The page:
The evidence of explosion in a star-forming region, called G351.7–1.2, is in the form of a high velocity jet of atomic hydrogen
For several centuries, astronomers have been fascinated by large explosions that occur at the end of a stars lifecycle, resulting in a phenomenon called supernova. A team of Indian astronomers has found an evidence of a supernova explosion in a star-forming region called G351.7–1.2.
The evidence is in the form of a high velocity jet of atomic hydrogen.
The team, led by V. S. Veena of Indian Institute of Space science and Technology (IIST), Thiruvananthapuram, found that the jet is in the direction of Scorpius constellation. The explosion should have resulted in a compact stellar object such as a neutron star or a pulsar or a black hole. However, there is no trace of either yet.
Massive stars with mass more than 8-10 times that of our Sun end up as supernova explosions. The explosions brighten to an intensity of million suns for a few days and then slowly fade into oblivion.
The bursts throw up vast amounts of gas and particles at high velocity in all directions and they appear mostly circular (in many cases bubble-shaped) with hot filament-like structures. The blasts rip off the outer layers of the dead star while the inner core collapses to become exotic stellar objects such as a neutron star, a pulsar or a black hole.
The group was probing the region G351.7–1.2 using the Giant Metrewave Radio Telescope (GMRT), operated by the National Centre of Radio Astrophysics in Pune.
“We observed a large number of gas clouds and chanced upon a structure that appeared like a supernova remnant. It was bubble shaped, which is usual for a supernova remnant. Radio observations at different frequencies confirmed this view,” explained Veena.
“We found high-velocity jets of atomic hydrogen extending to about 20 light years racing at a speed of about 50 km per second in opposite directions in the neighbourhood. Clearly, there was a supernova explosion. However, despite our efforts, we could not find the leftover of the massive star,” observed Sarita Vig, a faculty member at IIST.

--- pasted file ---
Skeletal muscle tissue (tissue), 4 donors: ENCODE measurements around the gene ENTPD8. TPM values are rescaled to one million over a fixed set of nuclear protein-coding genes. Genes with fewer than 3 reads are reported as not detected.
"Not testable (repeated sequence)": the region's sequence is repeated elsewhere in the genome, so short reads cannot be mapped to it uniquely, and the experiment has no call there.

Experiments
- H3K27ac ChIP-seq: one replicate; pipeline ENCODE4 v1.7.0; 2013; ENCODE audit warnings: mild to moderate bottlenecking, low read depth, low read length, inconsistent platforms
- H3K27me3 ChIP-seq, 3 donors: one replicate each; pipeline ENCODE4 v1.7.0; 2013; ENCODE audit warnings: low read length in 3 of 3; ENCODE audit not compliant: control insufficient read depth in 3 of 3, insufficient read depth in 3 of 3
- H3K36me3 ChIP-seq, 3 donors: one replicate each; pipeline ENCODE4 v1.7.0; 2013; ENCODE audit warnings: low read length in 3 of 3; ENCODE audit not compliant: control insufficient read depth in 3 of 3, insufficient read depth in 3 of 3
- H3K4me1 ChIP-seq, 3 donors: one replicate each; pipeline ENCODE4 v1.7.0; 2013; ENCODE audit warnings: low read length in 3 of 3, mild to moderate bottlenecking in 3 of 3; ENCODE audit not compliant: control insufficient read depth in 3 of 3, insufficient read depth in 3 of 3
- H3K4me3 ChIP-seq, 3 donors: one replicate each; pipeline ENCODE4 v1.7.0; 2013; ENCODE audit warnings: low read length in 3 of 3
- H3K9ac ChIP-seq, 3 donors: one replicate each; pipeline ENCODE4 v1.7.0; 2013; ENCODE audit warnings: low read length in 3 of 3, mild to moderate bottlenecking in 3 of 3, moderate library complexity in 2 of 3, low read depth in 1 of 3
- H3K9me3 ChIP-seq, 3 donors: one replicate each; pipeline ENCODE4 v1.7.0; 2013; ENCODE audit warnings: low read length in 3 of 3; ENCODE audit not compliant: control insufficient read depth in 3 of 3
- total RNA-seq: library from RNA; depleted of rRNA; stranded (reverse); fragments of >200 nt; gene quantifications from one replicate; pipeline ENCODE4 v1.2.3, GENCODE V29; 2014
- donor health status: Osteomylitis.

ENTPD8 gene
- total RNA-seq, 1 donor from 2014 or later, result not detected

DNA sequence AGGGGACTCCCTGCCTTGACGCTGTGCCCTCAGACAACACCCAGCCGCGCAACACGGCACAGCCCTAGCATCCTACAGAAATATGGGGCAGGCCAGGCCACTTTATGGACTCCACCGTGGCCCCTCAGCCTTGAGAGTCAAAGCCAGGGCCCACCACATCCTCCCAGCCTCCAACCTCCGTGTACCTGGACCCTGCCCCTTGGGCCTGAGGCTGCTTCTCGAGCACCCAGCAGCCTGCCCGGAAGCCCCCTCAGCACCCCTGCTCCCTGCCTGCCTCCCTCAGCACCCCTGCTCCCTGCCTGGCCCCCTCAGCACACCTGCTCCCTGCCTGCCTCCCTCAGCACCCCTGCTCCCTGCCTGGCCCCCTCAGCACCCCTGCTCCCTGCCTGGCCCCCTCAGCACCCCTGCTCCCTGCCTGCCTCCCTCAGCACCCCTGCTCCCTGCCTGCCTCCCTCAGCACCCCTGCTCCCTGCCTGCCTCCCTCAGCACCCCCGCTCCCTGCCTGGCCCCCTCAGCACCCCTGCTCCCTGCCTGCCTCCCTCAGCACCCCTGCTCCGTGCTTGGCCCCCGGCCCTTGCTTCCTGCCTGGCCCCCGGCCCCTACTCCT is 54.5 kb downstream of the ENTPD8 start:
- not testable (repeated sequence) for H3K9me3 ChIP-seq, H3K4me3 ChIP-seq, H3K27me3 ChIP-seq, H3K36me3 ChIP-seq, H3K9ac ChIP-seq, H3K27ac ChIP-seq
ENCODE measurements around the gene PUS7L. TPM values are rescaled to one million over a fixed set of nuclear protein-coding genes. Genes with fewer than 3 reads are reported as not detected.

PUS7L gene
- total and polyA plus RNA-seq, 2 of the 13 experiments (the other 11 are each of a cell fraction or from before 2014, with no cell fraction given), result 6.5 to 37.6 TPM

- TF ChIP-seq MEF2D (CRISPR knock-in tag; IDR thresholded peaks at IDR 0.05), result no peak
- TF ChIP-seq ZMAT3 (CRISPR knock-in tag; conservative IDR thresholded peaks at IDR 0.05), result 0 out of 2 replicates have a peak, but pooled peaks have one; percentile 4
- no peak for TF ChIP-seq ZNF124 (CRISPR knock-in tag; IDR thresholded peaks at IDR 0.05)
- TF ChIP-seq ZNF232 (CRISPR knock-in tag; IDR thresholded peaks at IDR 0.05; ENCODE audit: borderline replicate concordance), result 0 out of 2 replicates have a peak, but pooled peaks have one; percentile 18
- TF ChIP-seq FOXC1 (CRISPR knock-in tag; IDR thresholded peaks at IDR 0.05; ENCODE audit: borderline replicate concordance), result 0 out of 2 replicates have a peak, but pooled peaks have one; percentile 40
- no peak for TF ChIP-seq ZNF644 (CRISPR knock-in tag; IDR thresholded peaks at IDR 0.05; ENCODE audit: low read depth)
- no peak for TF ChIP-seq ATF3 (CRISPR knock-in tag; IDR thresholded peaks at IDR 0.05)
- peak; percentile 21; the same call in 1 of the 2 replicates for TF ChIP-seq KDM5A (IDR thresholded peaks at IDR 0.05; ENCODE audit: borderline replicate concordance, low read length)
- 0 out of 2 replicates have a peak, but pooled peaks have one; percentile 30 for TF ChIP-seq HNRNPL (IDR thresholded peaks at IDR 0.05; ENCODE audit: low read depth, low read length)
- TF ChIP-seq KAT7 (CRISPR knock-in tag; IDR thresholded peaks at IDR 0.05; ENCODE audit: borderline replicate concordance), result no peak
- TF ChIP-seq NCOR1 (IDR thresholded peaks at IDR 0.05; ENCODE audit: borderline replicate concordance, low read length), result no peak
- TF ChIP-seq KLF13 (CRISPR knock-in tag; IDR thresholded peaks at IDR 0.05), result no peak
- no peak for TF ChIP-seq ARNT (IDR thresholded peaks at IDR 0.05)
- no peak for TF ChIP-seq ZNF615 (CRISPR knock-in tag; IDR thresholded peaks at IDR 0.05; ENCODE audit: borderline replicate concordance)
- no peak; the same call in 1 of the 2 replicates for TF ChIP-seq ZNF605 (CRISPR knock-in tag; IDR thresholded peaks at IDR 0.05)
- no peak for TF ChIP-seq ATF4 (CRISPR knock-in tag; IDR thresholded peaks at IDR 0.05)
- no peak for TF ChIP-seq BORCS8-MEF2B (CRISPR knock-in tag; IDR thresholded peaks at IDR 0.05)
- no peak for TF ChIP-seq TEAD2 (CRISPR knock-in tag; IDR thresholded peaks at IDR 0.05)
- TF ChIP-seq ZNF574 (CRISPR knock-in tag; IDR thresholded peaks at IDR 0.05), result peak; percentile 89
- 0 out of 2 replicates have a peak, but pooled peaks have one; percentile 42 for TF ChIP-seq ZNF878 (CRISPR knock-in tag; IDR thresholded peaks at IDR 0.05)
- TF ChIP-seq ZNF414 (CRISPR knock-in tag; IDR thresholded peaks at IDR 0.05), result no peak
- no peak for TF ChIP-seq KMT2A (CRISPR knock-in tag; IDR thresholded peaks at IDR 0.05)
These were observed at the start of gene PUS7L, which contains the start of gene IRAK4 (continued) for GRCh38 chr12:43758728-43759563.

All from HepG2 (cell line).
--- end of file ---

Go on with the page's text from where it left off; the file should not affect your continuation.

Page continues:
The presence of highly directional jet points towards the presence of a compact object such as a black hole or a neutron star at the centre.
“However, our efforts in finding it at low radio frequencies did not yield positive results,” added Nirupam Roy, another member of the team based at Indian Institute of Science (IISc), Bengaluru.
The researchers have not given up hope. “It is possible that the object responsible for the jet is elusive at the observed radio wavelengths. Further studies in other regions of the electromagnetic spectrum may give more hints about the nature of the compact source that is responsible for the genesis of this jet within the supernova remnant”, says Jayanta Roy of National Centre of Radio Astrophysics (NCRA), Pune.
The study was published in the journal Monthly Notices of Royal Astronomical Society (MNRAS) - Letters.
Supernovae have a long history. Tycho Brahe, a European astronomer, chanced upon a ‘new star’ (now called as ‘Tycho's supernova’) way back in 1572. It was shining brighter than Venus, the brightest object in the night sky.
Until it faded in 1574, the new star dazzled the naked eye. Stunned, at its appearance, Tycho published a book ‘Concerning the Star, new and never before seen in the life or memory of anyone’.
What Tycho observed was not the birth of a new star, ‘nova’ in Latin, but the spectacular death of a massive star. The name stuck, and stellar explosions are called as ‘nova’. (India Science Wire)
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